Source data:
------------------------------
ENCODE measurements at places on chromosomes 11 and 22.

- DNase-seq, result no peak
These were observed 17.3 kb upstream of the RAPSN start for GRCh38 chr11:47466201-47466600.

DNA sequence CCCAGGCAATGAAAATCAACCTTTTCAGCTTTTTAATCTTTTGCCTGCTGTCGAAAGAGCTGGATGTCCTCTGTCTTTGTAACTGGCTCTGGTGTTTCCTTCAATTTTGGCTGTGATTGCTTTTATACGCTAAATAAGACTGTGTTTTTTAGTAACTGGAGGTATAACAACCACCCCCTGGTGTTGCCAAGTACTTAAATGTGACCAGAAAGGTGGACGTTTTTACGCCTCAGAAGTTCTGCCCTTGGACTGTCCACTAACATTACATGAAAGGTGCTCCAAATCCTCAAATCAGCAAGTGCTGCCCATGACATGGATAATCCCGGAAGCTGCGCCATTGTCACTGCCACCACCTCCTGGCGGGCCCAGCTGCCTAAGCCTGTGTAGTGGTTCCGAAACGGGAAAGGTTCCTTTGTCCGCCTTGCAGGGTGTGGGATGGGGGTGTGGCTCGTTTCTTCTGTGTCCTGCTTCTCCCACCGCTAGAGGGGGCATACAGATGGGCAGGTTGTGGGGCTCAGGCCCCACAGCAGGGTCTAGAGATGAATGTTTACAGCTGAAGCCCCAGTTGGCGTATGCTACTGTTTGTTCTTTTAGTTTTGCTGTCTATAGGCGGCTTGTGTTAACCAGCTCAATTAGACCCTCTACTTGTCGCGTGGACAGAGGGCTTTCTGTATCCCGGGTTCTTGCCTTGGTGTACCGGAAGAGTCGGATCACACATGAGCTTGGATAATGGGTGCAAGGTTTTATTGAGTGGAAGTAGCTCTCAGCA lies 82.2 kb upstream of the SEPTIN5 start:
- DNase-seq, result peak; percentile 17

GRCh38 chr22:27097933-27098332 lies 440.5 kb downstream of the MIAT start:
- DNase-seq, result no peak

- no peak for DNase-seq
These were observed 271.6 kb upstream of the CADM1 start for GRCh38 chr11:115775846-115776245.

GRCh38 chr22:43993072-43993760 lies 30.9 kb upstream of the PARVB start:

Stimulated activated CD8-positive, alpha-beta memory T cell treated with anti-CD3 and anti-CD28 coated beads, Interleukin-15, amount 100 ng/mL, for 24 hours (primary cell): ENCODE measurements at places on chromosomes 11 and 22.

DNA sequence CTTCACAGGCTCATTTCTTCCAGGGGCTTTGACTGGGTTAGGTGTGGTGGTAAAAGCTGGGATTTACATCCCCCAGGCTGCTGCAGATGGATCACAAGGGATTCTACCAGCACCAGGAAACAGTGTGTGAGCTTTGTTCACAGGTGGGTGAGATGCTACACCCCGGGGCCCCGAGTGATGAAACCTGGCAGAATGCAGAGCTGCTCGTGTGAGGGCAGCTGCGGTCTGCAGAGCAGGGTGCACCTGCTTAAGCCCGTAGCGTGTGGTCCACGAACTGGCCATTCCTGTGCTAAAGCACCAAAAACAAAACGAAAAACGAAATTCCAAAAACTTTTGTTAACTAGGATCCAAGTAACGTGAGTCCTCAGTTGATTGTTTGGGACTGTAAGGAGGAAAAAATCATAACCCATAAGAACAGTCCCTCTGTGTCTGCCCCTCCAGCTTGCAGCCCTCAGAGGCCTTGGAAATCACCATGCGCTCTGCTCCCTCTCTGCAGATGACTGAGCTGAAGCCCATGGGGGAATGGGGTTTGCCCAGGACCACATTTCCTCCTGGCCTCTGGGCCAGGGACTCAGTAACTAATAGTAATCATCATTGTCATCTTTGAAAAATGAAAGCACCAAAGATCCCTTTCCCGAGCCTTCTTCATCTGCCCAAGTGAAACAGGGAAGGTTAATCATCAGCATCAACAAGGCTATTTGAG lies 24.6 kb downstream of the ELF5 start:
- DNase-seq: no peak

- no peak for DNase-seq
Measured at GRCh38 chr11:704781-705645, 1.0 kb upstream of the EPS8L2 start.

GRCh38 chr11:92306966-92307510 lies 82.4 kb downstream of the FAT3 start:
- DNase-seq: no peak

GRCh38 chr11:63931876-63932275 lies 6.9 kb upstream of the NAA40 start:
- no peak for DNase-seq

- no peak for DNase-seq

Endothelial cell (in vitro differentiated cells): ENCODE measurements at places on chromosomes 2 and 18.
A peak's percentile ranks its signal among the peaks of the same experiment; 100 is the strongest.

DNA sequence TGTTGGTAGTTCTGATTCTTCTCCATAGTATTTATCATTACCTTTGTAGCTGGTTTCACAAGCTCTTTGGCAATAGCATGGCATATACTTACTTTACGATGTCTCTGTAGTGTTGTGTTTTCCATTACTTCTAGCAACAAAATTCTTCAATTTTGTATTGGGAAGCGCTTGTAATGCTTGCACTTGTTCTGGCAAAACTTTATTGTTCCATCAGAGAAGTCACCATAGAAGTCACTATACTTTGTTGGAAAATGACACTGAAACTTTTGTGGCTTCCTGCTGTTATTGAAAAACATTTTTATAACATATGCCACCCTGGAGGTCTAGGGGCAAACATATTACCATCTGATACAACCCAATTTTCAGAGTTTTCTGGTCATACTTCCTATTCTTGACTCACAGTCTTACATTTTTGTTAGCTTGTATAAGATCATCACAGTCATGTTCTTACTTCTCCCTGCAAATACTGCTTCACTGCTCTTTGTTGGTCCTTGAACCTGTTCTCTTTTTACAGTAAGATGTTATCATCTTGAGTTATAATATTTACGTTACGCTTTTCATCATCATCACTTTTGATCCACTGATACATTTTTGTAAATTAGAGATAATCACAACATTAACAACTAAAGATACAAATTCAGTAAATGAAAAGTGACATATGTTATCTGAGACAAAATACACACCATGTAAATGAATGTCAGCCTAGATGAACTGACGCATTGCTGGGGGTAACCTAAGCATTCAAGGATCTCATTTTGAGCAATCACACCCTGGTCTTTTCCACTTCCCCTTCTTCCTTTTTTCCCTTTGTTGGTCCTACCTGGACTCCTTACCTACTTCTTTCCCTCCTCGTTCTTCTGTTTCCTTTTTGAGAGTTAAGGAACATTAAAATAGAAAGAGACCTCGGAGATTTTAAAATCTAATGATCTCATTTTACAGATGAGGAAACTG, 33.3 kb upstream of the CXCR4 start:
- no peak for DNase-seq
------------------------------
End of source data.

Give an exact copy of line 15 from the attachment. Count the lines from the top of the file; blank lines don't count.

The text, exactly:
Measured at GRCh38 chr11:704781-705645, 1.0 kb upstream of the EPS8L2 start.